Imaging what is inaccessible to direct observation, based on elastic waves, is a major issue with a wide range of applications of high societal and economic impact. In this project we aim at drastically improving the resolution of seismic tomography to produce enhanced finely-resolved images in a domain with such high societal and economic interest: regional seismological tomography at unprecedented resolution, in particular for passive seismic acquisition by dense arrays. We go beyond classical passive imaging approaches such as ambient noise tomography or receiver function migration, by performing high-frequency full waveform imaging of the shallow or deep Earth, to help investigate the deep roots of continental orogens or the extended fault sources of large earthquakes. To achieve this goal, we extend our imaging techniques to high frequencies, and derive data-driven simulation schemes and novel techniques for highly unstructured irregular problems in high-performance computing.
One of the ground-breaking steps that we propose is to abandon typical approximations in wave propagation models, and refuse to lose accuracy in images because the cost incurred is considered unaffordable. Another is to include the full contribution of shear waves; in recent preliminary but promising results we have shown that this can sometimes lead to a ten-fold resolution increase locally. To do so we will address two methodological gaps jointly: developing improved hybrid calculation techniques, and using well designed and tuned high-performance data-driven computing approaches for unstructured and/or imbalanced problems. Their combined use is an innovative concept, which opens a new avenue of research in the targeted application.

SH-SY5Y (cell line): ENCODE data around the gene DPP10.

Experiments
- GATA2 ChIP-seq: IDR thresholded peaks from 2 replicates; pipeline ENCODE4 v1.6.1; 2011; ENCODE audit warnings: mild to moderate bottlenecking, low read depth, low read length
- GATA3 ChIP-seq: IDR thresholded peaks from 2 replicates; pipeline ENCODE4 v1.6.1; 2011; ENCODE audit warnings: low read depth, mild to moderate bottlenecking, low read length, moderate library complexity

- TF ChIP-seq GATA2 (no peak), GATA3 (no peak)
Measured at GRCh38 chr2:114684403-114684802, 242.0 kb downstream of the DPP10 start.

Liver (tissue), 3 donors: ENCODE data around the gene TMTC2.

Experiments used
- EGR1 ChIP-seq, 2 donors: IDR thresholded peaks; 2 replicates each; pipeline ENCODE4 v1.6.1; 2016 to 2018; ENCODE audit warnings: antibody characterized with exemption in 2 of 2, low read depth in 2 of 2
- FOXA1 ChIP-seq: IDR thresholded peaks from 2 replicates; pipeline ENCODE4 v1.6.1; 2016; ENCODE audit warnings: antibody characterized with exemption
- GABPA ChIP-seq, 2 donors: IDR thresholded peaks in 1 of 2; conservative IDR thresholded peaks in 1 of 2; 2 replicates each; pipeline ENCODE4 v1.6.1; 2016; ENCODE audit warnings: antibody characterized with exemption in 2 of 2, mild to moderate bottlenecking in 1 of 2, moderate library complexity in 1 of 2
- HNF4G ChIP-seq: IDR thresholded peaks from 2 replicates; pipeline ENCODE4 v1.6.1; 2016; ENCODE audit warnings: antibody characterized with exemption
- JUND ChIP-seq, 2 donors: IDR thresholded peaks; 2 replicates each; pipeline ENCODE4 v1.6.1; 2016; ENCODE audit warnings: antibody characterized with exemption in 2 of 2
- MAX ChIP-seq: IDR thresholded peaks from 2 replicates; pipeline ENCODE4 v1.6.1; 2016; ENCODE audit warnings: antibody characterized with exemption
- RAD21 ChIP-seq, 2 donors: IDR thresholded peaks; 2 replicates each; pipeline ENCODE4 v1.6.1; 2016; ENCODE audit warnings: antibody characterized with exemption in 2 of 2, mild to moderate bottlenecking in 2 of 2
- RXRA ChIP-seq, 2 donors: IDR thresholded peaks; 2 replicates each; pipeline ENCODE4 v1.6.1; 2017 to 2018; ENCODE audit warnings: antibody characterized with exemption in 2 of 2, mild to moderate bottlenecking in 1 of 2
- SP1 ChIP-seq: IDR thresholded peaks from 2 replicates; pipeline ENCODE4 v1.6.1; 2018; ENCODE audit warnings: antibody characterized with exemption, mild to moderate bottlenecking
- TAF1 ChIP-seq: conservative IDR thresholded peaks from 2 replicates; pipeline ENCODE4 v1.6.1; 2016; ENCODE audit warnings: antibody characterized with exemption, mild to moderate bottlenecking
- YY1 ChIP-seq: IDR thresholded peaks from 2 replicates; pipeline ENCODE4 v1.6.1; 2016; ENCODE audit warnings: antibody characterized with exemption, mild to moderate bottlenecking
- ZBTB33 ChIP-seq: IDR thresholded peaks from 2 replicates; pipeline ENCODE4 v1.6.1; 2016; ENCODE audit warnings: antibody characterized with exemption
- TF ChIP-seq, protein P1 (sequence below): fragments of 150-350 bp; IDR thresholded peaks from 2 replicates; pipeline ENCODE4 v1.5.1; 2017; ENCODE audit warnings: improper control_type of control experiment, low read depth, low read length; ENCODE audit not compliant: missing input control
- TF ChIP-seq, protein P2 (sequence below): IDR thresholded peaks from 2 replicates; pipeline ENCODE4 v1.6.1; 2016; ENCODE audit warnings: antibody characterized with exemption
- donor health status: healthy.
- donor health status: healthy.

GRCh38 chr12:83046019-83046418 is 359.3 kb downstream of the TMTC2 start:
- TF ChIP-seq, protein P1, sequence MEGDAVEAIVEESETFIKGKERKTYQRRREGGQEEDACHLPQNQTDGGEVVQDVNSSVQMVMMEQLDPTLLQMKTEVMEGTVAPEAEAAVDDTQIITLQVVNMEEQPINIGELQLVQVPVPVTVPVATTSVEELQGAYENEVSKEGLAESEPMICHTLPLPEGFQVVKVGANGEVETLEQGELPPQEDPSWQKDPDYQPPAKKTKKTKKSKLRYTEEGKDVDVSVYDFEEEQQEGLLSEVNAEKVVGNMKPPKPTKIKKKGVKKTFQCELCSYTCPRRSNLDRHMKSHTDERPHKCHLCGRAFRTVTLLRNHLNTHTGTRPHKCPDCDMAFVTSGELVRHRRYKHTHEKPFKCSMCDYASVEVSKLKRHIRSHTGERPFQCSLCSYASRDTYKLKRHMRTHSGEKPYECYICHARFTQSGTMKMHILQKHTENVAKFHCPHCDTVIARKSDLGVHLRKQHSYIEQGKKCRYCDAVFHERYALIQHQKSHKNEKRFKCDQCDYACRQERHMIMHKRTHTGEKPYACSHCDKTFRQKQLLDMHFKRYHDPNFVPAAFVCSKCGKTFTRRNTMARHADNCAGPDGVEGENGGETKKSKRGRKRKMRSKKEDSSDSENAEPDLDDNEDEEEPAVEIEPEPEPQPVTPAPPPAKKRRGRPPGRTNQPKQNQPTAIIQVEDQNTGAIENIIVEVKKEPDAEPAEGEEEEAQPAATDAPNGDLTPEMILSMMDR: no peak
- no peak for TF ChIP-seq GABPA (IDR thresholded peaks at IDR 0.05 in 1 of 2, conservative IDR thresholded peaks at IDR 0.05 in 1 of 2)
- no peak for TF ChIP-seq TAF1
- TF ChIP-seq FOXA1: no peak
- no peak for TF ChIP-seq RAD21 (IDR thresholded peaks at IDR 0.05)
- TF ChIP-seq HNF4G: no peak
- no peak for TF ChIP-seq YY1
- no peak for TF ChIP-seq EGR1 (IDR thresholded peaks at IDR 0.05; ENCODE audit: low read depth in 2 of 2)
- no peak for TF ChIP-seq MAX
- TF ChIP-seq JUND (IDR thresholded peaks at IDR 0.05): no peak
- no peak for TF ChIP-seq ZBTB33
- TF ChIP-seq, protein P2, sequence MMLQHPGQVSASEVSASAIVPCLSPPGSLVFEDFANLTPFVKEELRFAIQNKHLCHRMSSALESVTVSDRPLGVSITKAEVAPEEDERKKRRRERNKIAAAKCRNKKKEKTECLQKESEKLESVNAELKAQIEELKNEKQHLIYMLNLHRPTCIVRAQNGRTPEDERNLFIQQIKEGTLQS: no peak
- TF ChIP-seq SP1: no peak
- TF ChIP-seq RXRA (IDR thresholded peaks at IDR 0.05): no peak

A few groups worldwide, including ours, have recently targeted the largest supercomputers in the world to perform high-resolution inversions of seismological datasets. For instance, J. Tromp at Princeton (USA), in collaboration with us, uses the second largest machine in the world to perform seismic imaging of the whole Earth, and with E. Casarotti of INGV (Italy) we pursue a PRACE European project to do imaging of the whole country of Italy on the largest European machine. Even if impressive, this is not usable by the whole community on a daily basis because most geophysicists do not have access to such largest machines, and if so they would need to use them for years in a row anyway (and would likely lack the experience and/or time to do so). In this project our approach is thus the opposite: we purposely want to target standard regional or national computing centers of moderate size that are easily accessible (so-called Tier-2 machines, maybe Tier-1 in a transition period) and design flexible and semi-automated inversion workflows with quality-control metrics for them, so that the community can use them in daily research, not only a few groups worldwide. The set of imaging tools that we will develop, analyze and implement will be based on data-driven high-performance computing techniques, in particular the orchestration, marshalling and coordination of the involved huge amounts of data. The project thus bridges the fields of data analytics and high-performance computing, which has been identified as a major challenge for the coming years.
The expected scientific impact is high because we propose a new paradigm in the field of imaging methods. This paradigm will bring these tomographic problems to physical resolutions that have never been accessible before. If successful, the proposal can also be a breakthrough with mid-term consequences on industrial applications because highly-accurate tomographic images are of crucial importance for exploration of energy resources e.g. in the oil industry. The expected societal impact is also high because we will help develop new capabilities to monitor populated areas to assess their safety, and also study the source of large earthquakes.
Monsieur Vadim MONTEILLER (Centre National de recherche Scientifique Délégation Provence et Corse _ Laboratoire de Mécanique et d'Acoustique)
The author of this summary is the project coordinator, who is responsible for the content of this summary. The ANR declines any responsibility as for its contents.
IANS Institute of Applied Analysis and Numerical Simulation (IANS)
CNRS - GET Centre National de la Recherche Scientifique- Géosciences Environnement Toulouse (GET)
CNRS DR12_LMA Centre National de recherche Scientifique Délégation Provence et Corse _ Laboratoire de Mécanique et d'Acoustique
Help of the ANR 341,622 euros
Beginning and duration of the scientific project: December 2017 - 36 Months